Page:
So, on his TV show yesterday, Mike Huckabee more or less announces his presidential bid. As Jeb Bush before him, technically this is an exploratory move not and actual announcement, but seriously? The guy just gave up his major income source – That’s a commitment. His announcement made a lot more press than Santorum, but not so much as Jeb Bush. That’s about right. Look for Huckabee to make a big splash, but to little effect.
Huckabee was one of the key elements that cost Romney the nomination in 2008. He did so by overtly playing the Mormon card in a NYTimes interview in the run up to Iowa; therefore won Iowa, and robbed Romney of momentum he counted on to carry himself through. When I reviewed our in-the-moment coverage of the interview, I found I had written this little gem about the Huckabee candidacy:
It’s the non-substantive campaign. Elect a rock star. I thought the Democrats were the only ones that did this….
I cannot see anything, eight years later to change my analysis. I find Huckabee’s timing interesting. He sat out 2012 (After 2008 I am sure he did not want to compete with Romney again.), and now intends to be the GOP rock star in the tail of the ultimate rock star presidential comet on the Democratic side. He will be a media star. Why?
Well, for one he is willing to do things like play the Mormon card. In other words he’ll give the press what they want. Heck, he is almost by definition the pastiche of a GOP candidate that the media thinks a GOP candidate actually is – a little nutty religiously, demonstrably somewhat bigoted, Southern, white, and currently overweight. In places like MSNBC land (assuming they hang on through 2016) he will be THE GOP candidate – just not so much with actual GOP primary voters. He might win a few, but the nomination? Not likely.
I believe in sacred callings, I really do, but this is how Huckabee announced he was leaving his show yesterday, “But I also realize that God hasn’t put me on Earth just to have a good time or to make a good living but rather God’s put me on Earth to try to make a good life.” Invoking the Almighty as a reason to run for president is simply asking to be ridiculed by the left and portrayed as a religious nut bar. Romney never said anything remotely like that, and he was the one that was, supposedly, from the religion that bred such religious nutcases. George W. Bush, a man of deep personal religious devotion often discussed his faith but never claimed divine calling to the White House. Is the presidency even necessary to “make a good life”?
Make no mistake, Huckabee has considerable political gifts; that is why he will win a few. But with voters truly fed-up with a president of seemingly enormous political skill and no substance, I find it hard to believe they will bite on this bit of bait. He should have more resources than he had in 2008. For one thing he personally has much more personal wealth, TV will do that. TV should also give him a more deeply committed campaign core of volunteers than he enjoyed in 2008. I expect him to perform better than he did in 2008, but that is still not winning, despite his much ballyhooed “second place.”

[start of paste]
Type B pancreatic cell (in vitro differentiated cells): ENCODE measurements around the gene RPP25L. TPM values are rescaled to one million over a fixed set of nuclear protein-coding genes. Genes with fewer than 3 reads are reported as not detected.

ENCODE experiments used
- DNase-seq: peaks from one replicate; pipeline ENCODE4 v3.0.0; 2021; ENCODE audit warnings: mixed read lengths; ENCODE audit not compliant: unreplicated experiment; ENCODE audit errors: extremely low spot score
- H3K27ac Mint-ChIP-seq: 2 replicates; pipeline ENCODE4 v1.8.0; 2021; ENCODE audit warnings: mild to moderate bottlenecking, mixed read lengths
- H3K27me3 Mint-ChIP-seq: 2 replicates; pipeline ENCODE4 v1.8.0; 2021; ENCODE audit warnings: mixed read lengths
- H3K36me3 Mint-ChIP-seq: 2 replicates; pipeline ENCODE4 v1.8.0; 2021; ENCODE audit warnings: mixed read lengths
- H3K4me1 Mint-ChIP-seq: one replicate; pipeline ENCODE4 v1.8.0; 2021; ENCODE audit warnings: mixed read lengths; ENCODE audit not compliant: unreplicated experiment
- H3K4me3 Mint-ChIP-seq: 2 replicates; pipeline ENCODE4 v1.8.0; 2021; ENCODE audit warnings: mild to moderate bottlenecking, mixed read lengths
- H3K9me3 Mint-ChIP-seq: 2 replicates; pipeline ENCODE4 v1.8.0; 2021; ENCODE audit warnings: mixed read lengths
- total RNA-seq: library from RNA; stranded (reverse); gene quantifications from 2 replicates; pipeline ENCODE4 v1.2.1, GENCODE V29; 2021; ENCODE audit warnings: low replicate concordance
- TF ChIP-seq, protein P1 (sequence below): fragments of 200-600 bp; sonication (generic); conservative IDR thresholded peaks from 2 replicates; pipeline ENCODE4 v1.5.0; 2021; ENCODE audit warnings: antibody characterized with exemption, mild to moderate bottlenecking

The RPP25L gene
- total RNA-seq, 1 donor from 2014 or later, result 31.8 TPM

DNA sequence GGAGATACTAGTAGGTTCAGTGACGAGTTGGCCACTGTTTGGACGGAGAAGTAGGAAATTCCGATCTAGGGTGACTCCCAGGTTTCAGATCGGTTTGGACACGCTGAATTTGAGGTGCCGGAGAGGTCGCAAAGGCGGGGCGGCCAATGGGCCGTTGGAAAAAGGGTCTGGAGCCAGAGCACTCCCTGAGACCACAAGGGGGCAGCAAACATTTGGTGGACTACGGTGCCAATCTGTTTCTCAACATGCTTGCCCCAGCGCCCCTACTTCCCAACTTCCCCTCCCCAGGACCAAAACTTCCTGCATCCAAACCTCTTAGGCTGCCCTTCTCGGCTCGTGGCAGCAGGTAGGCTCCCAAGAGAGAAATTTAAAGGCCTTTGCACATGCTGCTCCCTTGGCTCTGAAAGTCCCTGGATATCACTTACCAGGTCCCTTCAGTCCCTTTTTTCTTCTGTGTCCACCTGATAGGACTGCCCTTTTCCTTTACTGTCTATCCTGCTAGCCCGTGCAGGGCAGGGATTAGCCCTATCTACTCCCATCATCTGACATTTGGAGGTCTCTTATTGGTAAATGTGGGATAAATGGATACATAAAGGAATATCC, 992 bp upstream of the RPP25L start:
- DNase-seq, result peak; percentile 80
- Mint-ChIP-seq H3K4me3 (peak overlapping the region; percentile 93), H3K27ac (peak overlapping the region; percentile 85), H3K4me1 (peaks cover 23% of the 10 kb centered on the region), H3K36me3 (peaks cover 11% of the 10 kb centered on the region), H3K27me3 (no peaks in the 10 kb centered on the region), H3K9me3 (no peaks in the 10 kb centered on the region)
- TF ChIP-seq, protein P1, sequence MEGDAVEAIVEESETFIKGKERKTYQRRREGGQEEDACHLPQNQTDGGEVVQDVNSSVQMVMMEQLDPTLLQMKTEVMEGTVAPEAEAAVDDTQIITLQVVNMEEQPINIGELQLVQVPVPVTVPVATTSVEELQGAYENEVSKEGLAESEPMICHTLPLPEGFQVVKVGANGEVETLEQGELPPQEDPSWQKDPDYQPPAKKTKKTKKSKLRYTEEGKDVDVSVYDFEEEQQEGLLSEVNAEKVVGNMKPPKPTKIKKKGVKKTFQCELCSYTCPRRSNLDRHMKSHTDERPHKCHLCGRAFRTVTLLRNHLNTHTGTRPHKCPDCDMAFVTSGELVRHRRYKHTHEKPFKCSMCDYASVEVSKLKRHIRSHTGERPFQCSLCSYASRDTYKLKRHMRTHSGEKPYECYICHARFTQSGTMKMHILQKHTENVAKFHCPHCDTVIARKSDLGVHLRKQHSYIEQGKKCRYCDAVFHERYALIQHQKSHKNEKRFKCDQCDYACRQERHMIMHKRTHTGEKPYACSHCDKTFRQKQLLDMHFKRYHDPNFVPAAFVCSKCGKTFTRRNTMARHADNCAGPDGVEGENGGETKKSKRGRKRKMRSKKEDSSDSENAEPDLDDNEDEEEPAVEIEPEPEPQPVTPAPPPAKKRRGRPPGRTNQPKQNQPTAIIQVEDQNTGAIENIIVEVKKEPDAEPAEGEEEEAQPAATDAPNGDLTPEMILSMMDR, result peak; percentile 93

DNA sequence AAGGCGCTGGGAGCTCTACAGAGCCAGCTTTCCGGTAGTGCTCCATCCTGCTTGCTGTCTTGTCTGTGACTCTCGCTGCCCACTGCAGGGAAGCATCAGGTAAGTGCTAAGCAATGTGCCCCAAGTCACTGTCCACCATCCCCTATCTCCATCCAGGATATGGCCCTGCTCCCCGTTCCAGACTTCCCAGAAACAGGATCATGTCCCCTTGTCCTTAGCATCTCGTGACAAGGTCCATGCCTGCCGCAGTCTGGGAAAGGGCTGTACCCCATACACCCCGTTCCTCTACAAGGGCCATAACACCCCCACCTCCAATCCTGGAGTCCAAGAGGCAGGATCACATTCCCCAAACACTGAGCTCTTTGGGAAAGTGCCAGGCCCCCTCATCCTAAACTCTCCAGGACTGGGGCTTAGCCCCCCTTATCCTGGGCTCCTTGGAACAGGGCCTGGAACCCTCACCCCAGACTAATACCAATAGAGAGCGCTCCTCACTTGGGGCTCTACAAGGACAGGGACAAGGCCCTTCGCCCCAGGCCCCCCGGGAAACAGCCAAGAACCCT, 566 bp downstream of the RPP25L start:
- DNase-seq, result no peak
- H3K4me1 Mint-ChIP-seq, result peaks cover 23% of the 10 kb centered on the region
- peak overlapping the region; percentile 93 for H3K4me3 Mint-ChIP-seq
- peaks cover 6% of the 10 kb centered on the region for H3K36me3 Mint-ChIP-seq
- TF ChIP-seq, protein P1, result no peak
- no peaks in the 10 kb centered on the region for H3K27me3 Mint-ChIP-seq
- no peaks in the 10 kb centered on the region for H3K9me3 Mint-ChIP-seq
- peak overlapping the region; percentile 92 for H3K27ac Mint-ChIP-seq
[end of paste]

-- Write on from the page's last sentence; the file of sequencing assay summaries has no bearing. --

In the end, this saddens me. This is part of politics as circus. Our nation is in deep, deep trouble. We need serious candidates with serious solutions to serious issues. We need a candidate that will elevate the voting public, not cater to their bias and thirst for infotainment. There will be candidates, Santorum for example, that are there to represent a certain point-of-view. They really are not there to win, but to make sure that a given constituency in the party has a voice. That’s an act of generosity and sacrifice. But then there are those that are there to boost their speaking fees, or because they have an over-inflated view of their own importance. It is plain before our eyes what happens when the public takes seriously such candidates.
Huckabee will be part of shaping this race. 2008 proved he has that capability. The question is will he use that capability to the betterment of the nation? He did not in 2008. He handed us John McCain – a weak candidate. Could Romney have beaten Obama in 2008? Probably not, if he could not beat him in 2012, it is unlikely that he could have beaten in in ’08 when Obama was an entirely unknown quantity. But I do believe Romney would have left Republicans in a stronger position after the ’08 election than McCain did.
I will conclude this post by asking a simple question about the Megan Keely clip below. Faux Pas or Freudian Slip?